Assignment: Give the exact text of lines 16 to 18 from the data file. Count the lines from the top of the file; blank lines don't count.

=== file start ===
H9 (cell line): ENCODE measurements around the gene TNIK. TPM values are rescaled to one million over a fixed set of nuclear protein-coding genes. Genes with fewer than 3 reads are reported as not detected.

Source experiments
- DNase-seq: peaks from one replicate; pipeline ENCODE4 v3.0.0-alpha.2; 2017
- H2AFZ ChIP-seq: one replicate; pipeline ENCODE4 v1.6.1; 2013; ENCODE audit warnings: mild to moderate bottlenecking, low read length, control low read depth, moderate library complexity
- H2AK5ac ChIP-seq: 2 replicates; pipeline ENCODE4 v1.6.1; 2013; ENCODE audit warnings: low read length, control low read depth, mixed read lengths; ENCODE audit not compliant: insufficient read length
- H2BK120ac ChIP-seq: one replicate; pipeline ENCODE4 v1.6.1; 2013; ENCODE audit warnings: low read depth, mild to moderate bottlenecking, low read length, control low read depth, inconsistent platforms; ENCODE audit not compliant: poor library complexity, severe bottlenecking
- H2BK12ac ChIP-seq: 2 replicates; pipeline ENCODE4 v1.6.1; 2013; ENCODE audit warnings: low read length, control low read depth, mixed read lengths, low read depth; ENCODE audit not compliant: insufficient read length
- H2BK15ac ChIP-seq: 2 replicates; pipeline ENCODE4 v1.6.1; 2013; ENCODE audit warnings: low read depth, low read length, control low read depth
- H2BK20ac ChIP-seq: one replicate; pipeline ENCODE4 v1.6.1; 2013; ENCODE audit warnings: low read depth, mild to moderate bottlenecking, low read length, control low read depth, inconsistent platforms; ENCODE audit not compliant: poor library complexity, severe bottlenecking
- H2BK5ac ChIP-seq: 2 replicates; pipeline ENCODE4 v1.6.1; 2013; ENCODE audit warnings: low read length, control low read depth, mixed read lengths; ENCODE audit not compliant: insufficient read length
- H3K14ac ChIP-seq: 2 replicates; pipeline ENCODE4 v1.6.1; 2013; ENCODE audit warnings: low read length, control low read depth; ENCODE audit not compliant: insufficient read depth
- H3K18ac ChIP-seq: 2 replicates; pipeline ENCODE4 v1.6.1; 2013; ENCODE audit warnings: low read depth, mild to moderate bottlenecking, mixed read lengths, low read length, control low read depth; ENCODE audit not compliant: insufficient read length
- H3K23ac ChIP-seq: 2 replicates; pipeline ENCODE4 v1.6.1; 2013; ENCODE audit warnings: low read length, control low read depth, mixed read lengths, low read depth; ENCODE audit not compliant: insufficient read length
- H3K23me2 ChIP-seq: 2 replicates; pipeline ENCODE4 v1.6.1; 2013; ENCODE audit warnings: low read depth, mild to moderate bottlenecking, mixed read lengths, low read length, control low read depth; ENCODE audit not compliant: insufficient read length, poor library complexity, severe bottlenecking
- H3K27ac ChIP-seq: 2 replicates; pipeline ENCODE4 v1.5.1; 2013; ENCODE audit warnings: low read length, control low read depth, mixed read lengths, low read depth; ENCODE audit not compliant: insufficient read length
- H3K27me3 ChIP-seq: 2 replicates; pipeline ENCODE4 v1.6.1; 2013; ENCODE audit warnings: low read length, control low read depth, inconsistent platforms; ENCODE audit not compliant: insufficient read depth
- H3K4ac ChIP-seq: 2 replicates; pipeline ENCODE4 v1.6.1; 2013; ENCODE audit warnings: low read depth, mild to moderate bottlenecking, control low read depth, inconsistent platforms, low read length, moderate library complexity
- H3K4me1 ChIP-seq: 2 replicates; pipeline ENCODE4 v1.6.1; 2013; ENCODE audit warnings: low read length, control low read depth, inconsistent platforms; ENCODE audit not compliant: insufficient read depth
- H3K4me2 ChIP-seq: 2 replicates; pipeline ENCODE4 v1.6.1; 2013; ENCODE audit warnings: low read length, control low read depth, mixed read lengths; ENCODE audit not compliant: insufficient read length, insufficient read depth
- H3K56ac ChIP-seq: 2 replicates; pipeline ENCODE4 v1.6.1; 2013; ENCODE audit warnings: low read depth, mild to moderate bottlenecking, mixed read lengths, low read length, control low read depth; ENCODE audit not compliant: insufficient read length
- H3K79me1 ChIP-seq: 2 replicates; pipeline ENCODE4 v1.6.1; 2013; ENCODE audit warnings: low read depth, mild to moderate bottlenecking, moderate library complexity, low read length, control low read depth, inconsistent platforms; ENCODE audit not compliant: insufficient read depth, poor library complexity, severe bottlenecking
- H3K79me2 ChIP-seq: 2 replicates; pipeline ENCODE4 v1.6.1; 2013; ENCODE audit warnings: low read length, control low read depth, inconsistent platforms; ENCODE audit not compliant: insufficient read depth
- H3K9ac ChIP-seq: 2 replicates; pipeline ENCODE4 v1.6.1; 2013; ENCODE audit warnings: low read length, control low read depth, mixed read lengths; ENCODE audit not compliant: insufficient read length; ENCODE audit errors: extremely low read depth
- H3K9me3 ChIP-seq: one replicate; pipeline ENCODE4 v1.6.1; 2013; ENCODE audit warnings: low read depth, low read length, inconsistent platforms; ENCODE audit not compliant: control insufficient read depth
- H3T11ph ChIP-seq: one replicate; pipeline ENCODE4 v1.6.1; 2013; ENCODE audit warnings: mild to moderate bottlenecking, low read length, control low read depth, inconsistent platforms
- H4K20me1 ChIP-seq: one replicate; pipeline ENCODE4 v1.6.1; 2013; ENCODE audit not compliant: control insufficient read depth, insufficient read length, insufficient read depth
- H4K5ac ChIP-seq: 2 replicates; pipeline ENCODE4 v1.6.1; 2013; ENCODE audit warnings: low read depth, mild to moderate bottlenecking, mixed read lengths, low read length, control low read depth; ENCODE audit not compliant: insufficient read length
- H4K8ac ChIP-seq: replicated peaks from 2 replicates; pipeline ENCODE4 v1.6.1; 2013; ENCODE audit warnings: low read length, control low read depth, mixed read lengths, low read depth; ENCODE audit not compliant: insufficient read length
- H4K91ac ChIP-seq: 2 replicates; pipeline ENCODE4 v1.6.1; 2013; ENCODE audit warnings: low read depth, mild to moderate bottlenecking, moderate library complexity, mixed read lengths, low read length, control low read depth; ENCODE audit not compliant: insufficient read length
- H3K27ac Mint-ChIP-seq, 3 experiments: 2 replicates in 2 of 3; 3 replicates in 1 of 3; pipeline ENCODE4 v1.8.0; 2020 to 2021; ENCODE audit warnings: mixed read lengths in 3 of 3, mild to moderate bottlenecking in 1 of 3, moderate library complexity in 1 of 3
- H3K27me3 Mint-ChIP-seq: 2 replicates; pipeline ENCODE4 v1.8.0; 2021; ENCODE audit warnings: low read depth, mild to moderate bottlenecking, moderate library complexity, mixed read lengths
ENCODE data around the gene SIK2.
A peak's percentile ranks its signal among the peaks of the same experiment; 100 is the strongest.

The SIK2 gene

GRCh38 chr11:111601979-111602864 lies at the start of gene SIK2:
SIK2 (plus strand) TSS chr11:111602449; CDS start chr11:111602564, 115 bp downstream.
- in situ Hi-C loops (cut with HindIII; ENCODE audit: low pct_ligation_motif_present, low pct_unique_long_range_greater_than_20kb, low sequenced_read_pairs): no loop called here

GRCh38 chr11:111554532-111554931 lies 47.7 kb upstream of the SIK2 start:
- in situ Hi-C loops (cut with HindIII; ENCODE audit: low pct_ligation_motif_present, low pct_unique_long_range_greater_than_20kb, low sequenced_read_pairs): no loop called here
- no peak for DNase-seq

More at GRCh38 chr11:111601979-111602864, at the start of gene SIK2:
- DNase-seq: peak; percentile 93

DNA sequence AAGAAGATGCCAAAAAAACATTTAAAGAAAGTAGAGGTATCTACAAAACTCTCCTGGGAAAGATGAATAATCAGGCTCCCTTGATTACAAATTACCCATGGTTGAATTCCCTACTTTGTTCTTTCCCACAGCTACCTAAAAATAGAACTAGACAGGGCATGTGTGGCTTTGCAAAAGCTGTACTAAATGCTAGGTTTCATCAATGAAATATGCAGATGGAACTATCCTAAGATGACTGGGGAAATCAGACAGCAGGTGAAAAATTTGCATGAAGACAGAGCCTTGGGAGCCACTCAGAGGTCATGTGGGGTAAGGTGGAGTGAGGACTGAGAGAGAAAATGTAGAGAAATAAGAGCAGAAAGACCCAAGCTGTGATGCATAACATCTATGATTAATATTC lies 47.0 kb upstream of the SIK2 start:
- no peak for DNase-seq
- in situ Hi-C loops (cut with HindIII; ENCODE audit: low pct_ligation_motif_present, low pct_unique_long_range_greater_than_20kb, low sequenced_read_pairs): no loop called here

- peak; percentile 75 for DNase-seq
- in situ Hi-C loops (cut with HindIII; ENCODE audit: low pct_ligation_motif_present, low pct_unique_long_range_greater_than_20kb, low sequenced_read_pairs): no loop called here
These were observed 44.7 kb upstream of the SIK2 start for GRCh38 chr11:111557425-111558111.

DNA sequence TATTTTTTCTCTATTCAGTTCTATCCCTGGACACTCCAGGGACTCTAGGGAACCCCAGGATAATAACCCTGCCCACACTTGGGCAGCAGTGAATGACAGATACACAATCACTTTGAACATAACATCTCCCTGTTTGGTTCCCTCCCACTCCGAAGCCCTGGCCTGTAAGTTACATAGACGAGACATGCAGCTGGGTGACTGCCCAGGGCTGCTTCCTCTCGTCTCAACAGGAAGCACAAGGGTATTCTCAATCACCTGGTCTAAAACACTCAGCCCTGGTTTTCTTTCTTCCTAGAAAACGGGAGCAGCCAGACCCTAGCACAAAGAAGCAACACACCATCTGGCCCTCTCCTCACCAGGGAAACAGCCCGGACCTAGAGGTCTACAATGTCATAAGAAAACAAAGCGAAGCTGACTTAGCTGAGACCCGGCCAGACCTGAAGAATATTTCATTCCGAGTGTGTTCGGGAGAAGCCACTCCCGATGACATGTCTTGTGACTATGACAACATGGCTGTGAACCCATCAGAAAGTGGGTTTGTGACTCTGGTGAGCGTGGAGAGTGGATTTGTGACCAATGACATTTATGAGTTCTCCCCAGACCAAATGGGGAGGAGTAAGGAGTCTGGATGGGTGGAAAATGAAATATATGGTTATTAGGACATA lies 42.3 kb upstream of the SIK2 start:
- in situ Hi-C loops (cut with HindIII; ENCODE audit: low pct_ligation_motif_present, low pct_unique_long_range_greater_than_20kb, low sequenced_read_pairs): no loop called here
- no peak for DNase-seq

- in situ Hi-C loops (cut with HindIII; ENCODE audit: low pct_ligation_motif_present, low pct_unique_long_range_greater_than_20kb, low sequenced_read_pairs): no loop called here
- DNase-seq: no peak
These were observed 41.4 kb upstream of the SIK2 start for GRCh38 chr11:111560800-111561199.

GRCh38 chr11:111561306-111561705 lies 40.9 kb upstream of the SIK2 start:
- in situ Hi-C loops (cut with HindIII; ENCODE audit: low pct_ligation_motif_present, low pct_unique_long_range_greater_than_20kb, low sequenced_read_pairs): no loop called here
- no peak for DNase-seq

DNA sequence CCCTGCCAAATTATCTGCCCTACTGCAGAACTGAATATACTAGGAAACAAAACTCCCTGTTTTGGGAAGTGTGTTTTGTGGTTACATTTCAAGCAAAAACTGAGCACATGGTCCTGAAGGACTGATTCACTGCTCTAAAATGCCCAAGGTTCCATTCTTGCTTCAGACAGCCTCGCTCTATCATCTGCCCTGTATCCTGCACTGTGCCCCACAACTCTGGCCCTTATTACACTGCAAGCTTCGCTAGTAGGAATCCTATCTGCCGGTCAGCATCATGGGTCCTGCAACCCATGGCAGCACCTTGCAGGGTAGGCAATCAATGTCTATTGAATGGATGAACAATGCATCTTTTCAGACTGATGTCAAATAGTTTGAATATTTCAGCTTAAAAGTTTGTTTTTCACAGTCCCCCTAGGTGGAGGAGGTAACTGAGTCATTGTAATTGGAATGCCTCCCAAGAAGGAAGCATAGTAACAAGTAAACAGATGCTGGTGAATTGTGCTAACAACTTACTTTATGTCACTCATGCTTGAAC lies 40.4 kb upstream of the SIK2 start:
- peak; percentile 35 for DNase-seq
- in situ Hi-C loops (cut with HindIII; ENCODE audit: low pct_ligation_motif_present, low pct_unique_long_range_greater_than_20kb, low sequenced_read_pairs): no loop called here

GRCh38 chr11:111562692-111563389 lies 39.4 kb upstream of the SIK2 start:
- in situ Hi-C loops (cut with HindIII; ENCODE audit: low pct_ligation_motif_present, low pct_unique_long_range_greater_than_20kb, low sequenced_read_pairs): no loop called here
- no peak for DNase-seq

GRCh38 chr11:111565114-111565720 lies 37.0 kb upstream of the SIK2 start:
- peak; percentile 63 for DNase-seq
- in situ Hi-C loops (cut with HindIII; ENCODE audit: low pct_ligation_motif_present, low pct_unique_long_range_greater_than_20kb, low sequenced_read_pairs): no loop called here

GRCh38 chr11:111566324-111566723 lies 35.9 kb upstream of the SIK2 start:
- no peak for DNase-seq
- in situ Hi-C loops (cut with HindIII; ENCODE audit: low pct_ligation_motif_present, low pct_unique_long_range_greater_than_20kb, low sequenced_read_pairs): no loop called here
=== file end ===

- H3K27me3 ChIP-seq: 2 replicates; pipeline ENCODE4 v1.6.1; 2013; ENCODE audit warnings: low read length, control low read depth, inconsistent platforms; ENCODE audit not compliant: insufficient read depth
- H3K4ac ChIP-seq: 2 replicates; pipeline ENCODE4 v1.6.1; 2013; ENCODE audit warnings: low read depth, mild to moderate bottlenecking, control low read depth, inconsistent platforms, low read length, moderate library complexity
- H3K4me1 ChIP-seq: 2 replicates; pipeline ENCODE4 v1.6.1; 2013; ENCODE audit warnings: low read length, control low read depth, inconsistent platforms; ENCODE audit not compliant: insufficient read depth